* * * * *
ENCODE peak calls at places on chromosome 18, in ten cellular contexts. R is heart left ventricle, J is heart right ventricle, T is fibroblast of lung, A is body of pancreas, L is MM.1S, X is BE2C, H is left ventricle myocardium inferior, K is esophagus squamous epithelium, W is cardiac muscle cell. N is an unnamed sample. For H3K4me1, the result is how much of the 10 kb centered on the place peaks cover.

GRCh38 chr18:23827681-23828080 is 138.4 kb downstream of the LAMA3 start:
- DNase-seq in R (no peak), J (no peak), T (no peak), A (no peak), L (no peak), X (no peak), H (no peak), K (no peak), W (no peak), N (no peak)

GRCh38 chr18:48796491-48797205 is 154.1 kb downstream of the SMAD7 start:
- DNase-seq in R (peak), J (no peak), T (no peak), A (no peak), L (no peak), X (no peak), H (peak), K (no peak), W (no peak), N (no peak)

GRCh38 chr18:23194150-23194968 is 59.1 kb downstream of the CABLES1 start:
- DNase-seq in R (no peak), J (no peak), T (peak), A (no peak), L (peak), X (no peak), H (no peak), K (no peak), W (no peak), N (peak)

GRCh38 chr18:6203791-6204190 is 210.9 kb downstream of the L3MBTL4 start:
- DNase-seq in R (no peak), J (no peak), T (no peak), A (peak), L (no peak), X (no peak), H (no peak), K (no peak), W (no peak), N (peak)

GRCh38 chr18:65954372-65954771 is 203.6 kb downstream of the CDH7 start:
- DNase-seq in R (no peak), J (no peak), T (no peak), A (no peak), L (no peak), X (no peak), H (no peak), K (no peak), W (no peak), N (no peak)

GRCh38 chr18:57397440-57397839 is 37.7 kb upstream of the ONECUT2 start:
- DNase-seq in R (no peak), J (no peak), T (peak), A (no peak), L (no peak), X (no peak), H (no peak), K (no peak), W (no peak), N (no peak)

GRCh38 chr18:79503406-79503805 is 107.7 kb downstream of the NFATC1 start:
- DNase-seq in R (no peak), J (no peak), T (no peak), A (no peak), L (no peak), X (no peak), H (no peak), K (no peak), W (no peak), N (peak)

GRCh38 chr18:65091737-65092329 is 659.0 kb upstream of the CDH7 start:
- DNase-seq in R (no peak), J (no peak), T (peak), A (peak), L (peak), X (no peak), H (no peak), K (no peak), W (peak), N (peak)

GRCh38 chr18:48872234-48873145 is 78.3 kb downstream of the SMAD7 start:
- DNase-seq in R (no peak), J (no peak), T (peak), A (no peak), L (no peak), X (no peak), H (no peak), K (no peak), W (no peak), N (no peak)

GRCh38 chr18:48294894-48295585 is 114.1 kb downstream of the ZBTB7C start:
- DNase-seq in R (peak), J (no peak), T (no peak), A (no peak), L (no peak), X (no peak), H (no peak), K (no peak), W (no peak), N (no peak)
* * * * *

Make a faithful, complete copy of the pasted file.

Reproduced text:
ENCODE peak calls at places on chromosome 18, in ten cellular contexts. R is heart left ventricle, J is heart right ventricle, T is fibroblast of lung, A is body of pancreas, L is MM.1S, X is BE2C, H is left ventricle myocardium inferior, K is esophagus squamous epithelium, W is cardiac muscle cell. N is an unnamed sample. For H3K4me1, the result is how much of the 10 kb centered on the place peaks cover.

GRCh38 chr18:23827681-23828080 is 138.4 kb downstream of the LAMA3 start:
- DNase-seq in R (no peak), J (no peak), T (no peak), A (no peak), L (no peak), X (no peak), H (no peak), K (no peak), W (no peak), N (no peak)

GRCh38 chr18:48796491-48797205 is 154.1 kb downstream of the SMAD7 start:
- DNase-seq in R (peak), J (no peak), T (no peak), A (no peak), L (no peak), X (no peak), H (peak), K (no peak), W (no peak), N (no peak)

GRCh38 chr18:23194150-23194968 is 59.1 kb downstream of the CABLES1 start:
- DNase-seq in R (no peak), J (no peak), T (peak), A (no peak), L (peak), X (no peak), H (no peak), K (no peak), W (no peak), N (peak)

GRCh38 chr18:6203791-6204190 is 210.9 kb downstream of the L3MBTL4 start:
- DNase-seq in R (no peak), J (no peak), T (no peak), A (peak), L (no peak), X (no peak), H (no peak), K (no peak), W (no peak), N (peak)

GRCh38 chr18:65954372-65954771 is 203.6 kb downstream of the CDH7 start:
- DNase-seq in R (no peak), J (no peak), T (no peak), A (no peak), L (no peak), X (no peak), H (no peak), K (no peak), W (no peak), N (no peak)

GRCh38 chr18:57397440-57397839 is 37.7 kb upstream of the ONECUT2 start:
- DNase-seq in R (no peak), J (no peak), T (peak), A (no peak), L (no peak), X (no peak), H (no peak), K (no peak), W (no peak), N (no peak)

GRCh38 chr18:79503406-79503805 is 107.7 kb downstream of the NFATC1 start:
- DNase-seq in R (no peak), J (no peak), T (no peak), A (no peak), L (no peak), X (no peak), H (no peak), K (no peak), W (no peak), N (peak)

GRCh38 chr18:65091737-65092329 is 659.0 kb upstream of the CDH7 start:
- DNase-seq in R (no peak), J (no peak), T (peak), A (peak), L (peak), X (no peak), H (no peak), K (no peak), W (peak), N (peak)

GRCh38 chr18:48872234-48873145 is 78.3 kb downstream of the SMAD7 start:
- DNase-seq in R (no peak), J (no peak), T (peak), A (no peak), L (no peak), X (no peak), H (no peak), K (no peak), W (no peak), N (no peak)

GRCh38 chr18:48294894-48295585 is 114.1 kb downstream of the ZBTB7C start:
- DNase-seq in R (peak), J (no peak), T (no peak), A (no peak), L (no peak), X (no peak), H (no peak), K (no peak), W (no peak), N (no peak)